I tried having it as a lookup with the formula thisRow.[Model].[Parts] which only displays already created entries and doesn’t allow me to make new ones.

I tried having it as a selects list with selectable option [Model ID Numbers].filter(thisRow.[Model]=[Model]) and none of the previous entries show up in the list, any new entries I create go on their own row and under the Model column.

I tried having it as selects list with selectable option [Model ID Numbers].filter(thisRow.[Model]=[Model])[Parts] and this doesn’t work.

What else can I try?

I think found a workaround by breaking the Model ID Numbers table into two so that I have a table where Model is the display column and another table where Parts is the display column and Model is lookup. I would have preferred not to do that because to me it seems cleaner to keep them all in one table.

I think you can do this all in one table, it’s just a matter of switching the logic of the table setup.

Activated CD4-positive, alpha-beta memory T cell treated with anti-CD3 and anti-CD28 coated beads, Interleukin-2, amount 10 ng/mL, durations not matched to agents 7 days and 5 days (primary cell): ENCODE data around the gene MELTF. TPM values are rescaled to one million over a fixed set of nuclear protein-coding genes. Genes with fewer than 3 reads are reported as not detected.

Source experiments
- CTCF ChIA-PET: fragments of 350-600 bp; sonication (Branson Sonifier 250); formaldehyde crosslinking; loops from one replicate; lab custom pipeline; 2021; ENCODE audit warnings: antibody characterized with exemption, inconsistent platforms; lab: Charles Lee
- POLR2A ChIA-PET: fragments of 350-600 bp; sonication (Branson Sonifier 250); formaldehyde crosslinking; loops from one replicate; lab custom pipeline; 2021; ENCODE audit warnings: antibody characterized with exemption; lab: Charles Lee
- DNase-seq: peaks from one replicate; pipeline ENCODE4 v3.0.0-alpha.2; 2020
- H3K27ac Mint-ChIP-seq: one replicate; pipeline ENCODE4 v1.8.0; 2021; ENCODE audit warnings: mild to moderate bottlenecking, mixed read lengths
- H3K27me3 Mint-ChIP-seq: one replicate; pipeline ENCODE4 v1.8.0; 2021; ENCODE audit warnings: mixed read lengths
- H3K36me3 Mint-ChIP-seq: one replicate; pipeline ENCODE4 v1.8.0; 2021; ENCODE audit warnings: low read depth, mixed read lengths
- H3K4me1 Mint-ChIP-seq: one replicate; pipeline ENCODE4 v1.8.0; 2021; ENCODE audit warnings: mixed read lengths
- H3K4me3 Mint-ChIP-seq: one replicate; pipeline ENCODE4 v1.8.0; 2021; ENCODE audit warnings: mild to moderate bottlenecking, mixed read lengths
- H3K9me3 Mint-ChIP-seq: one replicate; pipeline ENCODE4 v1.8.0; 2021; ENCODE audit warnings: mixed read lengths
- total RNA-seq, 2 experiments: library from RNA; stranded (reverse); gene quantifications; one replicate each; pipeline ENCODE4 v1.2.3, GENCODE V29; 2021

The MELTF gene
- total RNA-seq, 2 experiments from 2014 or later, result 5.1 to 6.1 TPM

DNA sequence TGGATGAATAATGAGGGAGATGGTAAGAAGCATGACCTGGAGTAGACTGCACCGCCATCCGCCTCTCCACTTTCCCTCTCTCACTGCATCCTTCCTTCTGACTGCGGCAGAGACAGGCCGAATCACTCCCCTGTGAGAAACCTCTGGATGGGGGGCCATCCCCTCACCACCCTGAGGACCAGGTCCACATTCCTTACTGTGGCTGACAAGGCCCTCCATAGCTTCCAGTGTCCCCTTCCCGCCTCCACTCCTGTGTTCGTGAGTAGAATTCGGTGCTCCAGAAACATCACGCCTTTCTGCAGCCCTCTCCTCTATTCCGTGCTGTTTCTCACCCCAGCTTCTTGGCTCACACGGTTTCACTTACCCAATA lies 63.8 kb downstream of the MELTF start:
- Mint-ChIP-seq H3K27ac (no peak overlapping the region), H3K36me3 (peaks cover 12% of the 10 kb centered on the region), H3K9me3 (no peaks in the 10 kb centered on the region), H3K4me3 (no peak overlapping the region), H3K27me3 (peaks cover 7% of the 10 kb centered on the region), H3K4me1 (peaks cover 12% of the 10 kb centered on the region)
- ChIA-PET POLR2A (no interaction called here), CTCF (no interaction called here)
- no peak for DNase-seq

Currently is sounds like you have the Group first and then you break the group into Parts. If you switch the logic to listing every Part first, then adding the Group to those parts as an attribute (just a label in it’s own column), you’ll free up a lot more that you can do with the data.

By starting with the data broken up into the smallest parts first, you ensure that each individual part has its own row and can be used anywhere else in any way you need.

Part :: Group :: Color :: Size
K254M :: K254 :: Black :: Medium
K254K :: K254 :: Black :: Large

You could also create a second table that has the Group names and use those as Lookups in the first table. This would let you add descriptions or explanations of each group. And, if you change the name in the future, it will change everywhere it’s referenced in that Coda document. It may also be easier to sort and filter data later on by keeping all names consistent.